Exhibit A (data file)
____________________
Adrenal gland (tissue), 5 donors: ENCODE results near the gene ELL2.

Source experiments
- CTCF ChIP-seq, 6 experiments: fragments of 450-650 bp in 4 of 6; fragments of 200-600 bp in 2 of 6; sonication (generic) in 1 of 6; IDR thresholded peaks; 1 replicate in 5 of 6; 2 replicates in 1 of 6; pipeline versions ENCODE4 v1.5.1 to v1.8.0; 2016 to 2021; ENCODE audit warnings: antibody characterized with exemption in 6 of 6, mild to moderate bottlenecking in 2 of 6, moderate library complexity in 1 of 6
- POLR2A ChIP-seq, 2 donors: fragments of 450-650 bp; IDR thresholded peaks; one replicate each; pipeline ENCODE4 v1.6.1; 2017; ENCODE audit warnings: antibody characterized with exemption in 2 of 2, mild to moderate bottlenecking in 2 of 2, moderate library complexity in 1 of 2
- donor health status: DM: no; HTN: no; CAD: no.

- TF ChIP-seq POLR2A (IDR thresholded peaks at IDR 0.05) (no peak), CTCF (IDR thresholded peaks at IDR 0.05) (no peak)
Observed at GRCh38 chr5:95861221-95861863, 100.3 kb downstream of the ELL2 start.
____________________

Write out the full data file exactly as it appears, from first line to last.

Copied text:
Adrenal gland (tissue), 5 donors: ENCODE results near the gene ELL2.

Source experiments
- CTCF ChIP-seq, 6 experiments: fragments of 450-650 bp in 4 of 6; fragments of 200-600 bp in 2 of 6; sonication (generic) in 1 of 6; IDR thresholded peaks; 1 replicate in 5 of 6; 2 replicates in 1 of 6; pipeline versions ENCODE4 v1.5.1 to v1.8.0; 2016 to 2021; ENCODE audit warnings: antibody characterized with exemption in 6 of 6, mild to moderate bottlenecking in 2 of 6, moderate library complexity in 1 of 6
- POLR2A ChIP-seq, 2 donors: fragments of 450-650 bp; IDR thresholded peaks; one replicate each; pipeline ENCODE4 v1.6.1; 2017; ENCODE audit warnings: antibody characterized with exemption in 2 of 2, mild to moderate bottlenecking in 2 of 2, moderate library complexity in 1 of 2
- donor health status: DM: no; HTN: no; CAD: no.

- TF ChIP-seq POLR2A (IDR thresholded peaks at IDR 0.05) (no peak), CTCF (IDR thresholded peaks at IDR 0.05) (no peak)
Observed at GRCh38 chr5:95861221-95861863, 100.3 kb downstream of the ELL2 start.